Thursday, September 30, 2010

Red Schimmel Pegasus

Pegasus Grand CC 208 P
Another Schimmel Pegasus spotted in the wild, this time in red. Also take a look at the Schimmel Pegasus' resemblance to a Cylon Raider.

(Via mwitheat on Flickr)

The Piano in the Window

Astonishingly, this Jerry Ipsen picture features no custom piano lid sail mods, but is merely the reflection of the blinds behind the piano. Photo aficionados might be interested to know that it was taken as a black and white photo with orange filter on a Canon EOS Digital Rebel XTi.

Erik Satie's Vexations at Scotiabank Nuit Blanche October 2/3 in Toronto

This weekend at Toronto's Scotiabank Nuit Blanche, all-night arts-goers will have an opportunity to hear a rare performance of one of the longest works ever written - Eric Satie's Vexations.

The Vexations performance at Brookfield Place in downtown Toronto will be curated by Martin Arnold and Micah Lexier. About Vexations and how it will unfold over the night:
Written in 1893, Erik Satie’s Vexations was never published nor publicly heard during his lifetime. He left 39 beats of hand scrawled, insidiously vexing music—hard to read and hard to remember—and the following cryptic instruction: “to repeat 840 times this motif, it is advisable to prepare oneself in the most absolute silence, by some serious immobilities.” A number of performers (most notably John Cage) have ventured to take him at his word and successively play the piece 840 times, taking between 15 and 27 hours to do so. We only have 12 hours so we’re dividing it: two pianos playing simultaneously, 420 passes per piano. Our Vexations is staged in the majestic arched expanse of a cathedral of commerce, perhaps therefore taking part in a highly irregular sort of exchange. We’ll be counting; tonight, by playing 840 scores—each a vexation—once. After each score is played it is transformed into a folded paper sculpture—840 scores creating 840 objects—giving shape to the sound and echoing the team of pianists weaving the composition's unmonumental but resolutely vexing notes. Satie said: “Before I compose a piece, I walk around it several times, accompanied by myself.” We invite you to walk around Vexations, hopefully several times as it accumulates through the night.
Among the large number of pianists performing throughout the evening will be Eve Egoyan and Attila Fias. If you're looking for a Vexations score to ponder, you can find one at IMSLP.

For those unfamiliar with the Nuit Blanche concept, it's an all-night free arts festival that features a massive number of venues spread throughout an entire urban area.

Sunday, September 26, 2010

The Fall Collaborative Arts Reading List

Piano KeysI can't tell you how important it is for the collaborative piano field to have a healthy and productive blogosphere that expands the range and scope of information available not only to pianists but to the entire classical music and music teaching communities. I hope that the links below will put you in touch with some very important, worthwhile, and entertaining personalities from the top blogs in the profession formerly known as piano accompanying.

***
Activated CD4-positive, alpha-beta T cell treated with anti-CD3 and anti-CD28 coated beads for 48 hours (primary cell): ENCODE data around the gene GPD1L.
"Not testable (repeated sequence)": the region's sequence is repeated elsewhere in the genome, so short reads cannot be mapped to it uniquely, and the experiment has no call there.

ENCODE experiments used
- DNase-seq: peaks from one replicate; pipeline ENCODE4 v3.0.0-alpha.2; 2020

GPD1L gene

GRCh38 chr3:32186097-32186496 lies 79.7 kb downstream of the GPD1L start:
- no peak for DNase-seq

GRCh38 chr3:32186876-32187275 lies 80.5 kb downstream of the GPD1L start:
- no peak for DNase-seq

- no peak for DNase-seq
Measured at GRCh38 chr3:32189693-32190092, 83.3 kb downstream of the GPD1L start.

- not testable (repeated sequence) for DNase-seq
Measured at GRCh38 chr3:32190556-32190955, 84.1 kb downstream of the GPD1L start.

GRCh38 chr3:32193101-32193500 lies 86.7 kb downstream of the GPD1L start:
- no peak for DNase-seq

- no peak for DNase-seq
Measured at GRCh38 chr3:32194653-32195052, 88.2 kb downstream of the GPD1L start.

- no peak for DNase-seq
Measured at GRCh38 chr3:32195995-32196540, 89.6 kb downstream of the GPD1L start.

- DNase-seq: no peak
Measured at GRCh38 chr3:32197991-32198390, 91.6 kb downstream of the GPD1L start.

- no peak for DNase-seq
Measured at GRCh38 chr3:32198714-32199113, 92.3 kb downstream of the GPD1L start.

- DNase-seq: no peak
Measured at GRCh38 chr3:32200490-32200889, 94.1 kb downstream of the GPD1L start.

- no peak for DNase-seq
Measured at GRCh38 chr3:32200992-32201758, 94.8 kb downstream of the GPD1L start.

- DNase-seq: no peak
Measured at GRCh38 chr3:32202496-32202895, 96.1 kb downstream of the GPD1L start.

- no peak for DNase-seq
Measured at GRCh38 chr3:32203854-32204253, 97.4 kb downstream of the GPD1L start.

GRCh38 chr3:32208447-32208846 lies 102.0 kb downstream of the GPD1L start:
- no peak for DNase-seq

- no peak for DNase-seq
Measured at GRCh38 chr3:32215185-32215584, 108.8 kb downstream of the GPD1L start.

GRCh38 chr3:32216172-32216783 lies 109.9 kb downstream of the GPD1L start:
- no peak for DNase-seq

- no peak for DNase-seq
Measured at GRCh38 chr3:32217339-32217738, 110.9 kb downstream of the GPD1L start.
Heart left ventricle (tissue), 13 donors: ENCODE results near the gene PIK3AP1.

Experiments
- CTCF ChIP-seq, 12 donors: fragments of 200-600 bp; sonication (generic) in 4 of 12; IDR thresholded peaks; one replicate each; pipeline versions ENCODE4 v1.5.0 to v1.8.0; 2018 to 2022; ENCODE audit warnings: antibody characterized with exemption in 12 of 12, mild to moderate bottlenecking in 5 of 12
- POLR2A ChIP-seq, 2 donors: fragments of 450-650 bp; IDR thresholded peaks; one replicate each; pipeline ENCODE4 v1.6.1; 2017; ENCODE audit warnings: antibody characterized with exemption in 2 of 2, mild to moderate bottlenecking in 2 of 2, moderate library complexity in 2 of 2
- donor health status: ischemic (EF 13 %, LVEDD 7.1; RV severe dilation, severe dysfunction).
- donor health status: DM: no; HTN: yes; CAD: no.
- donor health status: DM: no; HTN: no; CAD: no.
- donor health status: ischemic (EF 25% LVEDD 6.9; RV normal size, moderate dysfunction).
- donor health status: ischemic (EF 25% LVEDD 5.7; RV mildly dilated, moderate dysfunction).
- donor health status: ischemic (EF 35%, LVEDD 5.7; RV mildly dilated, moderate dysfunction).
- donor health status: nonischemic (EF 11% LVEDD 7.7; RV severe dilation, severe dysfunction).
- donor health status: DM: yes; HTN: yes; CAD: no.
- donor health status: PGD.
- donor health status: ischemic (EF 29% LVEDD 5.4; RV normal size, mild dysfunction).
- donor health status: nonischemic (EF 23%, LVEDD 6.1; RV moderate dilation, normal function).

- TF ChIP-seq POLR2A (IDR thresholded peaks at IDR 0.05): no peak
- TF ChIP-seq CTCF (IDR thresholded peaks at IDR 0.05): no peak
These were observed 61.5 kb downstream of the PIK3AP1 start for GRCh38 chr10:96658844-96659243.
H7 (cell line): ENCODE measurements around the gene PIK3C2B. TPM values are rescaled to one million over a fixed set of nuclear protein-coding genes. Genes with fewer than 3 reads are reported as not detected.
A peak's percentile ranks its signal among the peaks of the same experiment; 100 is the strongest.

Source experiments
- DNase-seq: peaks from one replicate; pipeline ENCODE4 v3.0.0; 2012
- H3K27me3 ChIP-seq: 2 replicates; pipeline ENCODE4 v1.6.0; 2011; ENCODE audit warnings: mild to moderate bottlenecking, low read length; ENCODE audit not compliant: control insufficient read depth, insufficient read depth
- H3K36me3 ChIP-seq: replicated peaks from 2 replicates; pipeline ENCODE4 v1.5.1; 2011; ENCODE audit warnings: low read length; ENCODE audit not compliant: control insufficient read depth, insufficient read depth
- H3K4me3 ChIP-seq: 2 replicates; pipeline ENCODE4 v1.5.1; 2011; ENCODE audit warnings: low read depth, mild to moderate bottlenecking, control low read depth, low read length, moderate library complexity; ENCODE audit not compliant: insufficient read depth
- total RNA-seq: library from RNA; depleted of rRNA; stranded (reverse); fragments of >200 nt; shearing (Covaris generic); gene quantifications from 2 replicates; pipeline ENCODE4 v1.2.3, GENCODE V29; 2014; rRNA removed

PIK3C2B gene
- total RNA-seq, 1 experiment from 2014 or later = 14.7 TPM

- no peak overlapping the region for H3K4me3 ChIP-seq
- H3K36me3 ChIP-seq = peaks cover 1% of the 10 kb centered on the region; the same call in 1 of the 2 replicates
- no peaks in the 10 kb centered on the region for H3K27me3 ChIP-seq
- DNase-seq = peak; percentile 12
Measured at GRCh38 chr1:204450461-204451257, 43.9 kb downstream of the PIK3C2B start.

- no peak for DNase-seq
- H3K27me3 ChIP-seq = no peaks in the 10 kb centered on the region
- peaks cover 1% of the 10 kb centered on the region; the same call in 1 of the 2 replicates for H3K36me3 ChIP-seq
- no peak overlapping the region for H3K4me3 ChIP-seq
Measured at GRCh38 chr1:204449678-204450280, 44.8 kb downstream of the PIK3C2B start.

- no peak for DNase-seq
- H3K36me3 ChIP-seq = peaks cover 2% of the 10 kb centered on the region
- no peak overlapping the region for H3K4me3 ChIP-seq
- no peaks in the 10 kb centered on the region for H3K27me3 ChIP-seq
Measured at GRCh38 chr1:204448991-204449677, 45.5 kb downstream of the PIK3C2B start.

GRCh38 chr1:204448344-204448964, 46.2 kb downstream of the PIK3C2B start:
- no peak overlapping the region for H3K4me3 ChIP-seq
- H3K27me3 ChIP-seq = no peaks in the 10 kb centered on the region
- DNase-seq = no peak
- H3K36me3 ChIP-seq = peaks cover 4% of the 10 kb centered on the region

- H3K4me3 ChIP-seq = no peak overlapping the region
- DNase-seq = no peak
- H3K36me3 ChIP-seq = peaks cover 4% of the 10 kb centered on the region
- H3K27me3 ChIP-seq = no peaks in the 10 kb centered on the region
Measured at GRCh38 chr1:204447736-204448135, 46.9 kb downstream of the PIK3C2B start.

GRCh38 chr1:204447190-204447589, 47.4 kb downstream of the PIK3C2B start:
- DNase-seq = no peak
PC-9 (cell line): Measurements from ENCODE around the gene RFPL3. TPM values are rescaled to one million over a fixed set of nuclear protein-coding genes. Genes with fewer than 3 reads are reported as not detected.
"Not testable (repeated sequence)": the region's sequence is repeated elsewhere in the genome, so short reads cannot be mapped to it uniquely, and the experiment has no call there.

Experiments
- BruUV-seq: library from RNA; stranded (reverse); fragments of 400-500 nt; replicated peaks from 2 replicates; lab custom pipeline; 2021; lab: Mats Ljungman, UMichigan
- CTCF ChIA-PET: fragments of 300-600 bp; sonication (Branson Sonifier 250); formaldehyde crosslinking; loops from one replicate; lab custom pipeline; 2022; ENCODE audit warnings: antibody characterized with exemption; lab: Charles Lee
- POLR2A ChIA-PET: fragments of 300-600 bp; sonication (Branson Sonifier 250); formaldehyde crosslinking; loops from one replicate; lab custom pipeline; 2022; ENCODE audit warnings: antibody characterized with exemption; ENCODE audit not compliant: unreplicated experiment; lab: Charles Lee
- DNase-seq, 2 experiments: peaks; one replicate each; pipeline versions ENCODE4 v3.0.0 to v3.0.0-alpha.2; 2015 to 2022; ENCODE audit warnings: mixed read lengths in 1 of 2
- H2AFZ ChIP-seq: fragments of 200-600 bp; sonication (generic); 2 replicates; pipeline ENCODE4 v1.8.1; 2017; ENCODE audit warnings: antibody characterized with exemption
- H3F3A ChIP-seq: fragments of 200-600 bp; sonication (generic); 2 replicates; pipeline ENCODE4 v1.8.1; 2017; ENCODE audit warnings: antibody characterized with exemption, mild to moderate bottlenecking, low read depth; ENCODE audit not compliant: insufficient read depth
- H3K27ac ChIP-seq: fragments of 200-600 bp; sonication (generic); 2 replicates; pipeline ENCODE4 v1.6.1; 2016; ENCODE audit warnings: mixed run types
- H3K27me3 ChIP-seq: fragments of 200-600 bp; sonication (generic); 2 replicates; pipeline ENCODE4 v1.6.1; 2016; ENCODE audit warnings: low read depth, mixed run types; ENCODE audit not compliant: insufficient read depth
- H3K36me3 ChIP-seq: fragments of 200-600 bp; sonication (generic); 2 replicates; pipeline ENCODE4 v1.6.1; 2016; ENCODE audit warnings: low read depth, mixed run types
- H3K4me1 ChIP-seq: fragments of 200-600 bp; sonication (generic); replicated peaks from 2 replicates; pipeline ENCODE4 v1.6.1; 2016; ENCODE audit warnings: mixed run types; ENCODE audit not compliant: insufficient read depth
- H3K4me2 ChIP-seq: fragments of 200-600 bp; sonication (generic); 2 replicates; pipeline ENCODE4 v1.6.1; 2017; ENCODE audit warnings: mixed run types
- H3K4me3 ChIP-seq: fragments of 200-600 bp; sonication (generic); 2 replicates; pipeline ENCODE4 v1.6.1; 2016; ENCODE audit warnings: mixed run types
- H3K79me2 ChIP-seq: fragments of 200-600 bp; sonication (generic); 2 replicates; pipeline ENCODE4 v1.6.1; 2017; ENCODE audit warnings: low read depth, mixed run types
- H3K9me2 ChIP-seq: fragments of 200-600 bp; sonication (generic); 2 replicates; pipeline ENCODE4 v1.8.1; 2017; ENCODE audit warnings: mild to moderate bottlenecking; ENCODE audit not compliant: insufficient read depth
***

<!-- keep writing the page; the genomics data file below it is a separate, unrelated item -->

Billie Whittaker's Good Company is always an informative read, with essential information about the nature of freelance work in the field (as well as job listings from time to time). If you're looking to get a head start on next summer, check out What are you doing next summer? for useful summer festival contact info. One of my personal favorite posts is Billie's Many Roles of Collaborative Pianists infographic.

Kennith Freeman continues to write eloquently about his experiences and views in the profession in Collaborations. A good place to start is his series Music and Worship parts one, two, and three. He also frequently writes about teaching: take a look at When a student hits a proverbial wall, Keeping students motivated, and My continued adventures in teaching note reading.

I also recently discovered Geraldine Boyer-Cussac's Geraldine in a Bottle. How to get paid covers the basics of the invoicing process, and Should you ever play for free? looks at some realistic questions to consider when we're asked to donate our time. If you aspire to be a musical director, take a look at these two articles: What it takes to be a music director and 3 ways a music director matters. Geraldine also talks about the scope of what a performing pianist can accomplish with 19 jobs for pianists.

Gretchen Saathoff's Gretchen's Pianos is another essential site to bookmark. Two recent articles on collaboration include What rehearsal playing is NOT and The "sensitive" accompanist. Gretchen also published an ebook this summer, which I'll be writing about in greater detail in a few days...

(Image via JoshSemans on Flickr)

Friday, September 24, 2010

Pianos 'Round Town: Wild Pianos Roam the Streets of Ypsilanti Until October 11


View Pianos 'Round Town locations in a larger map

If you live anywhere near the Ann Arbor-Detroit corridor in eastern Michigan, you'll want to check out Pianos 'Round Town in downtown Ypsilanti. Based on the Play Me I'm Yours concept, this is an opportunity for anyone to just sit down at one of these urban pianos and start playing. I particularly like the way that the Pianos 'Round Town project is bringing the arts, academia, and community businesses together. From Jenn McKee's article: